You’ve heard of Tesla’s dream of providing wireless energy to the world via a gigantic tower that would charge the ionosphere and send current through the very Earth? Well, whether you’re a hardline skeptic or a member of the Cult of Tesla that was a cool idea, but not proven or entirely practical.
We know way more about electricity than we did in the early 1900s (Yay Quantum Electro Dynamics!) and the 21st century has brought us many similar technologies that charge everything from smartphones to toothbrushes (by induction, not invented by Tesla), but how do you really get a lot of energy transmitted over long distances without wires?
Well, one of the methods that’s been on the drawing board for future technology since the 1960s is the use of lasers or microwaves.
Japanese scientists seem to have made some impressive progress by transmitting 1.8 kilowatts (enough to power your average hairdryer) over a distance of 170ft via microwaves.
The concept here is to take a satellite with gigantic solar panels, launch it into geostationary orbit (about 22,300 miles) and have it focus a microwave beam (or MASER) onto a receiver array on the ground.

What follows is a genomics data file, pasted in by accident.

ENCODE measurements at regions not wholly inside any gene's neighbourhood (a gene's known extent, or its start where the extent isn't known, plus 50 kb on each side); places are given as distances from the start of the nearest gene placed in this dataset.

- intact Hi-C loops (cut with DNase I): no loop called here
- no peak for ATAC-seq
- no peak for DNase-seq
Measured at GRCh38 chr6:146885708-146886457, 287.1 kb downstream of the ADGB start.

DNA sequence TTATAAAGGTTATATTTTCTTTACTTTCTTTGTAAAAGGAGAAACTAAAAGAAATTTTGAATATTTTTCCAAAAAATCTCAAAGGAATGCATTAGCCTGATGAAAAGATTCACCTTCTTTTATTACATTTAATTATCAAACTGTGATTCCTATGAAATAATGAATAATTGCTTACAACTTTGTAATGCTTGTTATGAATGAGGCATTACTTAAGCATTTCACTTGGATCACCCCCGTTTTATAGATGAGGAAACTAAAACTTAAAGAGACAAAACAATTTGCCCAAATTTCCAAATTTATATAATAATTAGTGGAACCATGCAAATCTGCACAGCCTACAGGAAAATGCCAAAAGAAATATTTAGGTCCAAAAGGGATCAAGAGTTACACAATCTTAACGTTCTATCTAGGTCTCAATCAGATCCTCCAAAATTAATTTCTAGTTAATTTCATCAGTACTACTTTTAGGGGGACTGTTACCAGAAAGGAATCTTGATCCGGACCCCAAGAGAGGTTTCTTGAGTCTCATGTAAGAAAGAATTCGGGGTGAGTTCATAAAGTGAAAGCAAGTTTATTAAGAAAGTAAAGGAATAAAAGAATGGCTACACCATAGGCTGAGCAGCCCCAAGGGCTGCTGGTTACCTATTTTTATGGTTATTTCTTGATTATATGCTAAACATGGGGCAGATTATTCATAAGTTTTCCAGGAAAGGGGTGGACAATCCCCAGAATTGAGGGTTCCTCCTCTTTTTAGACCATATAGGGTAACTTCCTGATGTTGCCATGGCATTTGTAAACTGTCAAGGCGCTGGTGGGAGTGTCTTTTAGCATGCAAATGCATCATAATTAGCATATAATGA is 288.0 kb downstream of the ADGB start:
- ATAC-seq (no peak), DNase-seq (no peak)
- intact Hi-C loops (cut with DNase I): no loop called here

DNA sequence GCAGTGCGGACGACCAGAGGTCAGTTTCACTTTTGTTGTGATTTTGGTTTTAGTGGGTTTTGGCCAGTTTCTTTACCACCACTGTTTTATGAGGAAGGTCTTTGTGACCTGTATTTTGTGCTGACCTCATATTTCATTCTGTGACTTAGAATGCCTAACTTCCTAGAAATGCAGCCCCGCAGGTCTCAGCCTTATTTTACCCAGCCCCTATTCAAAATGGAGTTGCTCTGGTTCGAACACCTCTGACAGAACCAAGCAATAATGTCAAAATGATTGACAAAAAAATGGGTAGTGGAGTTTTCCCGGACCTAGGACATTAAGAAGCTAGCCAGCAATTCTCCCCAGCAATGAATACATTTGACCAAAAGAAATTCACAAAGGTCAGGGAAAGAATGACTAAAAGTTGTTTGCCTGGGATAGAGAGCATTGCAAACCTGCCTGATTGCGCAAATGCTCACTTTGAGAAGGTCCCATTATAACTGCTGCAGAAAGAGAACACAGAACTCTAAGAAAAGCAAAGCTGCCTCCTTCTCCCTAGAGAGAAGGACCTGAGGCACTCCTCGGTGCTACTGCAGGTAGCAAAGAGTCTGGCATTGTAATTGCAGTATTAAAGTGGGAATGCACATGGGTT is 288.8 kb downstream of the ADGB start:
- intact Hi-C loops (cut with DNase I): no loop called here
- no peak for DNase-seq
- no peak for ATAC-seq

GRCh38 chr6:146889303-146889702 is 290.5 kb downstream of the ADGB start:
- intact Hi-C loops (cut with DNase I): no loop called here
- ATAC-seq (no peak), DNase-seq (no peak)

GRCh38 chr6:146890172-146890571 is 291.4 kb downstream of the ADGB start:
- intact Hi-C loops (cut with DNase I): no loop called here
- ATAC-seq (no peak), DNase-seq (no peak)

Space-based solar arrays have an advantage over ground-based arrays in that they don’t have to compete with clouds, rain, and the atmosphere soaking up their rays. They get pure, unfiltered sunlight. All they need to do is convert one form of electromagnetic radiation into another.
Microwaves can get through clouds without trouble, which is why it’s the wavelength of choice for entertainment and communications.
The idea is that the collected solar energy can then be “beamed” back to earth and stored in a battery system for later use.
It’s similar to Tesla’s wireless electricity concept, however, it uses a different transmission and receiving method. Wireless electricity is possible. We’ve known this for a long time. The question is how far can we transmit electricity effectively.
This is a big step in the right direction for energy transmission.